From C.J. Hoppin at the New York Times on May 13, 2012, with mention of SABR member Yoichi Nagata:
After they lost to the Brooklyn Dodgers in the 1955 World Series, the Yankees embarked on a six-week barnstorming tour of the Pacific islands.
I was 13 at the time, and my family was living at Grant Heights, the United States military housing for the occupation forces in Tokyo. My father, an Air Force major in charge of special services in the Far East, helped the Yankees with transportation for their welcome parade. He also arranged for me to be the Yankees’ bat boy for their six games in Tokyo.
The Yankees’ roster included the future Hall of Famers Yogi Berra, Whitey Ford and Mickey Mantle, among many others. [Billy] Martin, who was often described as feisty, was among the more lively players. Usually a second baseman, he also played shortstop during this tour in the absence of Phil Rizzuto. Jerry Coleman, who played second, and the backup catcher Charlie Silvera were the most vocal. There was no doubt that Manager Casey Stengel was in charge as the Yankees won 15 games and tied one in Japan.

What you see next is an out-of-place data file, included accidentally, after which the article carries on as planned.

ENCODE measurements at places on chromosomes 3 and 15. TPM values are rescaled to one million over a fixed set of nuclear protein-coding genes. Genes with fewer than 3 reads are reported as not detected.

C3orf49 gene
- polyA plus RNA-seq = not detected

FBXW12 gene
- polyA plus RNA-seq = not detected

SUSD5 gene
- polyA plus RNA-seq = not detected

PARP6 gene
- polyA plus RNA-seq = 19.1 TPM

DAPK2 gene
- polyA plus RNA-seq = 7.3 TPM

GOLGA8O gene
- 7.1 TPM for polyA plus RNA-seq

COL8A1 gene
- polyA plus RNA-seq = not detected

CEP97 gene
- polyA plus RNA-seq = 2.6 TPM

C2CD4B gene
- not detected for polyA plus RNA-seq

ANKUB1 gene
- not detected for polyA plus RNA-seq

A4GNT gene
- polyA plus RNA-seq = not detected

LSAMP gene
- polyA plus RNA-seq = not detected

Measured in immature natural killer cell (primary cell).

After the first two games, I went back to being an eighth grader at Camp Drake Junior High School while the team played 10 games in other cities. Although my classmates were reasonably impressed, they teased me about the Dodgers-Yankees rivalry. I suited up again for four games when the Yankees returned to Tokyo.
In the finale, a 9-3 victory against an all-star team from Japan, Martin broke his bat on an infield grounder. It snapped cleanly and did not shatter. When I retrieved it, I noted that it was not a Louisville Slugger like the others but was made by a Japanese company, Nagata.
Read the full article here: http://www.nytimes.com/2012/05/13/sports/baseball/a-dodgers-fan-in-yankees-pinstripes-in-postwar-japan.html?_r=1
Originally published: May 13, 2012. Last Updated: May 13, 2012.